The power of the press has long been a mastered skill of Americans. Libel and slander are not just frowned upon but unlawful, but manipulation is one thing that people are susceptible to. Telling things the way you want them to be heard enables printers to become historians and readers to become believers.
Knowledge of right and wrong is power, not just knowledge. Plenty of ignorant people have demonstrated understanding, but intelligence questions the source from which it came and validates the integrity before passing it along. Experience of others may offer an opportunity to skip the struggle and pain and benefit from the lesson, but only if you believe it.
Education has become a right, not a privilege like it once was in our brief history since colonization. Reading from the sacred word was the foundation of this experience. Controlling the source of the material to learn from enables the teacher to guide students through a process to reach a goal of application without the paired experiences. Without a tragedy there is no loss. Without a romance there is no love. With oppression there is tyranny. With violence there is fear.
Libraries are portals of discovery. All the tombs and catacombs of records could not hold the roaring seas and crashing thunder of life. On the same shelf you can find a tale of a trip to the depths of the sea and a journey that spans the globe. If you read fast you can even throw in a trip to the moon too, all in one day.
The library and the classroom have drifted further and further apart. The Internet and government are stepping in between the two. No longer will teachers and faculty decide what’s best for Jane and Johnny to read about, the National Governors Association Center for Best Practices and the Council of Chief State School Officers has done that for them. The Common Core State Standards have been established for the purpose of reducing the amount of fictional resources and focusing on non-fiction for educational purposes.
Once again, the issue of a government-regulated educational system has arisen when it solves none of the pertinent issues. Language barriers, special education and funding for the arts are all crippling future generations.
Why don’t we just create a public education system that subscribes to the notion that children can learn from anyone, anywhere, at any time? A great example is available online. With the technology available in schools today, an Internet connection can save families hundreds of dollars on books and save school districts millions of dollars on textbooks. “Ted Talks” offers students an opportunity to learn from innovators and leaders in innumerable fields. From Art to Zoology, there is no shortage of verifiable and unique examples of educational opportunity.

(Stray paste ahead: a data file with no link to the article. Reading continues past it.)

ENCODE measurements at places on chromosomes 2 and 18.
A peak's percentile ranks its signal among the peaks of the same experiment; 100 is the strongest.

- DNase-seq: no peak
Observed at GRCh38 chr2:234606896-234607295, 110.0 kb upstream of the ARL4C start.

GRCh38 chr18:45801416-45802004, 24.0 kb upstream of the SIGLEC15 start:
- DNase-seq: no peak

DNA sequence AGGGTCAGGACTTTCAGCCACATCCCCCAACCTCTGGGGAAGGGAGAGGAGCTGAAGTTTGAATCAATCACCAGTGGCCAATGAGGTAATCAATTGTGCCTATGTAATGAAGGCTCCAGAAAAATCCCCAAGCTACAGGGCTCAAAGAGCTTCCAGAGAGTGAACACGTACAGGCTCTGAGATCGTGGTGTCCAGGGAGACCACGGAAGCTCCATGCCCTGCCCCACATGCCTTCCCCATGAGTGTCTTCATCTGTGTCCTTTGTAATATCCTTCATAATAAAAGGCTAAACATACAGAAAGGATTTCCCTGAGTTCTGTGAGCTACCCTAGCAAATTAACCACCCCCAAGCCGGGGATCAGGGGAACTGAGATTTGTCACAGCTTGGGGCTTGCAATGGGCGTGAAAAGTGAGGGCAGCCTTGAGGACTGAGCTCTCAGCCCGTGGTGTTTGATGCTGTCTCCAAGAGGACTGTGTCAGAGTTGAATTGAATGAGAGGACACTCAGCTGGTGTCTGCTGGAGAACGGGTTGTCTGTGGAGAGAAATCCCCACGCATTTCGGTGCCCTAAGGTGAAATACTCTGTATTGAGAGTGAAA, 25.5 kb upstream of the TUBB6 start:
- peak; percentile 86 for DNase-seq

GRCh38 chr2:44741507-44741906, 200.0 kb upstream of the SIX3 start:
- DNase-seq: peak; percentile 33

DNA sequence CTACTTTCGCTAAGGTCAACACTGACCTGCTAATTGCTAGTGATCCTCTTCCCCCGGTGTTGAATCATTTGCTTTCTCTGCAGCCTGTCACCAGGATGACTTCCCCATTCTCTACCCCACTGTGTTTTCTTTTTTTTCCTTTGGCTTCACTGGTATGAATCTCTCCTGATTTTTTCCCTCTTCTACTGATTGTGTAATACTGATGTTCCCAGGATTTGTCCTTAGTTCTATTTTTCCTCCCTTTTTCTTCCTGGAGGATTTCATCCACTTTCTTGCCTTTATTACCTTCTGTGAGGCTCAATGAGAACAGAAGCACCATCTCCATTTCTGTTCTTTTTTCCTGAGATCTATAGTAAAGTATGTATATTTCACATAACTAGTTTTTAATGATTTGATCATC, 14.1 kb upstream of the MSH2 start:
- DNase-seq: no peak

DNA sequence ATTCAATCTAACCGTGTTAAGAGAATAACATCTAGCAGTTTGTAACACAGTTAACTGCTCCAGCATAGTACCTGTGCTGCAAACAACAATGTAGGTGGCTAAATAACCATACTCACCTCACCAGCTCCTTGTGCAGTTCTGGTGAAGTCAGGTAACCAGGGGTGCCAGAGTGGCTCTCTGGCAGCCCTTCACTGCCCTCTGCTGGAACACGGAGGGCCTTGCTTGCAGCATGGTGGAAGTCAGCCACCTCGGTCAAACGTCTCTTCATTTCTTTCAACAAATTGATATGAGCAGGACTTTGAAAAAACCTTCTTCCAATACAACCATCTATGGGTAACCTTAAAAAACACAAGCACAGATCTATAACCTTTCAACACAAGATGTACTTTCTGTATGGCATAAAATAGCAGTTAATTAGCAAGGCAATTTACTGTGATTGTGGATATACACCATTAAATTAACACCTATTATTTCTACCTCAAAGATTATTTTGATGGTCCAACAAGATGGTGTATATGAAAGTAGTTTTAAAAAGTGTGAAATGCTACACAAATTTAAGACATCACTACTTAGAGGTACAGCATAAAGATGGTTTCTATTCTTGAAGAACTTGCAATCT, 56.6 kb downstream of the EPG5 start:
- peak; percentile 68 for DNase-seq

Students who find something they want to study more can delve in deeper at their public library. Using databases for research and checking out books has an invested feature that handing out required reading at school just doesn’t. Current students know how to access cliff notes and summaries for any book online. There are scores of websites that even highlight significant detailed facts and pull quotes right from the text. Engaging students is the important part of education. Robots can spit out information and facts, but teachers are supposed to excite, enrich and motivate.
The youth of today need goals. They have active imaginations just like generations before them, but they have so many limitations. They are given everything step by step. We must remove the barriers and allow thought to be formed freely. Malcolm Gladwell offers new ways to think about the whole world in “The Tipping Point,” and “Blink.” “Guns, Germs and Steel,” by Jared Diamond, delves into the real history of how cultures began and how some eventually progressed. Laurence Gonzales digs the deepest fears out of us in “Deep Survival” and provokes a mind unfamiliar with struggle to fight and battle against what we think we know but can’t possibly predict.
Whoever these governors are that got together and passed this mandate are, they’re missing the mark. Kids don’t care if a book is factual or fictional, they want to be entertained and challenged. Add the “Scientific American” magazine to the classroom. Challenge schools to write their own research papers on experiments they design and conduct themselves. Offer scholarships to students who can weave lines from classical literature together to make one complete, dynamic story. Work with publishers to create interactive books. Stop making checklists and recommendations. Be a revolutionary driving force that provides for tomorrow’s future, but don’t deprive them of the past; it has so many valuable lessons to teach, in fact and fiction. “The Old Man and the Sea” has one more great catch left to make.